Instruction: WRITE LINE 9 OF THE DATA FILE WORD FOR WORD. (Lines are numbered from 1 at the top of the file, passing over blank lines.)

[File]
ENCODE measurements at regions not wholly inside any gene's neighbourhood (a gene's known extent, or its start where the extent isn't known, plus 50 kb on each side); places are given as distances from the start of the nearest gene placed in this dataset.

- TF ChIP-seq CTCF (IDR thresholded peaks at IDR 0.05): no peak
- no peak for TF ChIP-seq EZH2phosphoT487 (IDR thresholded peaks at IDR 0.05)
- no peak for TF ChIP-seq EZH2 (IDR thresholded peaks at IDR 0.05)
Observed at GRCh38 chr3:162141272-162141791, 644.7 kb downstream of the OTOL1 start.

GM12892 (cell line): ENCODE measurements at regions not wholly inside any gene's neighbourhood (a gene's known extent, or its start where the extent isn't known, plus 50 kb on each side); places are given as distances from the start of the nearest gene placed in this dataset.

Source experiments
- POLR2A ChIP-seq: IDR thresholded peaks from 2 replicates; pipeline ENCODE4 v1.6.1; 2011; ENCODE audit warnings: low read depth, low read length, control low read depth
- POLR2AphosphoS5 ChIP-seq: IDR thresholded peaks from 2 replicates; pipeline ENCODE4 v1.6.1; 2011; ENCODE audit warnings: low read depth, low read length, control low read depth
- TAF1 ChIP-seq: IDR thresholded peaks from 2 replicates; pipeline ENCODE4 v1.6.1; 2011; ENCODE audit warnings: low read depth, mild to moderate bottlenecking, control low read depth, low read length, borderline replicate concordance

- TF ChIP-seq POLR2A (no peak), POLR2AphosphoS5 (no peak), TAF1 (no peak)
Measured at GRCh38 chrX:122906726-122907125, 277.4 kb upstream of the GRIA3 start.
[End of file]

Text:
- POLR2AphosphoS5 ChIP-seq: IDR thresholded peaks from 2 replicates; pipeline ENCODE4 v1.6.1; 2011; ENCODE audit warnings: low read depth, low read length, control low read depth